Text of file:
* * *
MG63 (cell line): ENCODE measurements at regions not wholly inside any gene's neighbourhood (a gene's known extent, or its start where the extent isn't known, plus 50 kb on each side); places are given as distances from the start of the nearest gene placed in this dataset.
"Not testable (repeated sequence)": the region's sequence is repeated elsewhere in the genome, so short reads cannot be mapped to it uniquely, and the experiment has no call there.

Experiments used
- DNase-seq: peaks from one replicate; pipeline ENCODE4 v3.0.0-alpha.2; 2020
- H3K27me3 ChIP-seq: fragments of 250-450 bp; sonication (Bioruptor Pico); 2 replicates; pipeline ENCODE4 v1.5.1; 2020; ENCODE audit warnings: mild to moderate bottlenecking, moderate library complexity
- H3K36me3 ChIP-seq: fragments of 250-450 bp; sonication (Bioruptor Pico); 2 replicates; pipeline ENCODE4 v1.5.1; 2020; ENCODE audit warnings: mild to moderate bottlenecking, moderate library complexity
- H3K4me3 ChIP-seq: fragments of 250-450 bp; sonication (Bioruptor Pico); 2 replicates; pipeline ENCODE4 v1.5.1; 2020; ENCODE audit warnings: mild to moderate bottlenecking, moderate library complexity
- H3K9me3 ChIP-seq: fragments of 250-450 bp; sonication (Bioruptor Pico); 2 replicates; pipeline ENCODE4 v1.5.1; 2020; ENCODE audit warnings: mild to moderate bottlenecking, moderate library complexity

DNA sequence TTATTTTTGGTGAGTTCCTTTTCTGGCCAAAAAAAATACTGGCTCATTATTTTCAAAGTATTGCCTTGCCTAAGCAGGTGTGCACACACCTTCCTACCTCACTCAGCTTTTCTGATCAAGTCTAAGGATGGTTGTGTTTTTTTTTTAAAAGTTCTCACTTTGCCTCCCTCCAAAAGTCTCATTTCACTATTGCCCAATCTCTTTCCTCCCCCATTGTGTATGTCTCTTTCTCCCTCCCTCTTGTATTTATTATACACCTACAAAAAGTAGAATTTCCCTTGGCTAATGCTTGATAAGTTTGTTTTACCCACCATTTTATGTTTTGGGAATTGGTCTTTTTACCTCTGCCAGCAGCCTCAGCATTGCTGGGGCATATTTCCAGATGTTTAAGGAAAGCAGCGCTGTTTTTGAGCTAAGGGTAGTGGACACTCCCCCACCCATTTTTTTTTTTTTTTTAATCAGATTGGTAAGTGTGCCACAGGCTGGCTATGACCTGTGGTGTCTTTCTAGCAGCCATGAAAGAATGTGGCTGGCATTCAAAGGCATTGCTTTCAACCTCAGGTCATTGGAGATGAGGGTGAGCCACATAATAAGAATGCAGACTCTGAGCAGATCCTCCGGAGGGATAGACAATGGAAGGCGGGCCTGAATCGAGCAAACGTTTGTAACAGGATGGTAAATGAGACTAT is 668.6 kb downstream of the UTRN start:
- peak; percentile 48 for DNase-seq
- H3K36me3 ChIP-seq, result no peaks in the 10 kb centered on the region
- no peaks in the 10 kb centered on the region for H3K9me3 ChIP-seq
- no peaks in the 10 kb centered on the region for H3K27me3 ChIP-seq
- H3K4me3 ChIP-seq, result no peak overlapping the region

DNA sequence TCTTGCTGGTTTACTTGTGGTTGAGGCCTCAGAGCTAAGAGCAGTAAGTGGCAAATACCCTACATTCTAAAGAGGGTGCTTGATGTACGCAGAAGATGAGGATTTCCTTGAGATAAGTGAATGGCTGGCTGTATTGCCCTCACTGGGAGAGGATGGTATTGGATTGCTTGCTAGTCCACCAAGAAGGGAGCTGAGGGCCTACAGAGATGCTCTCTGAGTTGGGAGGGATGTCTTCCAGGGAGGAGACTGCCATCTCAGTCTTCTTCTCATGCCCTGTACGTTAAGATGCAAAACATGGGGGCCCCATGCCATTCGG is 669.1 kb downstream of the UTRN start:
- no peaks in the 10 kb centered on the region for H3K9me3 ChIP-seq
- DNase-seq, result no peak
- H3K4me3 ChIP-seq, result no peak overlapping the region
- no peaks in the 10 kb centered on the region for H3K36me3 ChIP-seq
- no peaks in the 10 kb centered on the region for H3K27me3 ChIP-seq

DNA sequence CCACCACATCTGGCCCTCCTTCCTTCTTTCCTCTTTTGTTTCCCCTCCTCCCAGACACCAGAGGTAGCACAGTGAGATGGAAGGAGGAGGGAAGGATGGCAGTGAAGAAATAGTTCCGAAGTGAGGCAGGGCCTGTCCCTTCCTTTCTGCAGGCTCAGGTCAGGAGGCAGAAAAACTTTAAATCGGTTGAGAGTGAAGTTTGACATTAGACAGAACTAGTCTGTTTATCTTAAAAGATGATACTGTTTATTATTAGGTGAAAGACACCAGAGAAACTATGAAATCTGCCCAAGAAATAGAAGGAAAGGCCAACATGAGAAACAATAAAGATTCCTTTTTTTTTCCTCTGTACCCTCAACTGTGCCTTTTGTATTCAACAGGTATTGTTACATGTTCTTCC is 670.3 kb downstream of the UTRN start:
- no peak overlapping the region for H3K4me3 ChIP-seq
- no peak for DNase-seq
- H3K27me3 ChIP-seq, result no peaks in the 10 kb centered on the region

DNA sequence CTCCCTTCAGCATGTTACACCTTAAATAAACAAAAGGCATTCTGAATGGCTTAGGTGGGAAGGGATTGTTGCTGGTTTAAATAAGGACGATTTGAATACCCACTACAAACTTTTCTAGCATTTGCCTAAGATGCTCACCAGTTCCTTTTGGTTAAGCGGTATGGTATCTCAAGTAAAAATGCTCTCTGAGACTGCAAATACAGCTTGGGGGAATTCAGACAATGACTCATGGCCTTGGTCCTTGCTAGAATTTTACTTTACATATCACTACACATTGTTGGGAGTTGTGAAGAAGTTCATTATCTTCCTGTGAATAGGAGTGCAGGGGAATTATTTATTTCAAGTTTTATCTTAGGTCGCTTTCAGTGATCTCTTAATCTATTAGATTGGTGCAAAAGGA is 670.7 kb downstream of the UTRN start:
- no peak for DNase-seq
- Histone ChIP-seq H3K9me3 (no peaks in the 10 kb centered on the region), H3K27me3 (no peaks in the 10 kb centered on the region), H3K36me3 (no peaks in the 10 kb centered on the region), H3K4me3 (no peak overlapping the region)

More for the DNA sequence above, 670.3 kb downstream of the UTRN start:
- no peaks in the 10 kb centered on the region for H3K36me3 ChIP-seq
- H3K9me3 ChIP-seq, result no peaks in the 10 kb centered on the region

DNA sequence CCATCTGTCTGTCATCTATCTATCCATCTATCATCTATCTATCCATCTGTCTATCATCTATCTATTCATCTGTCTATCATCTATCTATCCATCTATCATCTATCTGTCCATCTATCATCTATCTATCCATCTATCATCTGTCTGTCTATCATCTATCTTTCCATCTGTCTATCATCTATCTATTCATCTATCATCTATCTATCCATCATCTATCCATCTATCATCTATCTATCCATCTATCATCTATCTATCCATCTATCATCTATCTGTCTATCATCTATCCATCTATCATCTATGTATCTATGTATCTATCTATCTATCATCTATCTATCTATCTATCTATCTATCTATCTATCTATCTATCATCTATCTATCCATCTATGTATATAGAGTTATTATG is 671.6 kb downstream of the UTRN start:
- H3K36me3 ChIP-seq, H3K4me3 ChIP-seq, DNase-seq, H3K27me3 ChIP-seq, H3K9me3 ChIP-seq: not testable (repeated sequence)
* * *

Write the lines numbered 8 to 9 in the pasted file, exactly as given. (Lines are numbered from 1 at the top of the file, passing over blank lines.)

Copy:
- H3K9me3 ChIP-seq: fragments of 250-450 bp; sonication (Bioruptor Pico); 2 replicates; pipeline ENCODE4 v1.5.1; 2020; ENCODE audit warnings: mild to moderate bottlenecking, moderate library complexity

DNA sequence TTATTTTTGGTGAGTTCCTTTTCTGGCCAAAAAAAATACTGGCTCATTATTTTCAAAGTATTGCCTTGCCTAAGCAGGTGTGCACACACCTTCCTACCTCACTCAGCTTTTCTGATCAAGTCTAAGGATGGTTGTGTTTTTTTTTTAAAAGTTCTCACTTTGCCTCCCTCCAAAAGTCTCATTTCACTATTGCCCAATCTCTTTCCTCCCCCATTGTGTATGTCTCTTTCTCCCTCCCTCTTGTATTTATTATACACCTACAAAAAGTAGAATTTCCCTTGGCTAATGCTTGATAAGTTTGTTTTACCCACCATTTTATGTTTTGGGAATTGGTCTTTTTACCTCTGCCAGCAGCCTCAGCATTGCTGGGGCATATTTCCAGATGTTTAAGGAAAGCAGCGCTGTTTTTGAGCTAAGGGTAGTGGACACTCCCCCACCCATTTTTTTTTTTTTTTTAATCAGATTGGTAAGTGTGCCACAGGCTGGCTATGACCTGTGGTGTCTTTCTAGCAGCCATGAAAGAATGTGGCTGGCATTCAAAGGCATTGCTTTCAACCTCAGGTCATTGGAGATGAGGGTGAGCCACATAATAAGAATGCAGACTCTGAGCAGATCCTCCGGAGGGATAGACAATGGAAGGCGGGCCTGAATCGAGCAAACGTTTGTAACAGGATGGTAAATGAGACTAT is 668.6 kb downstream of the UTRN start: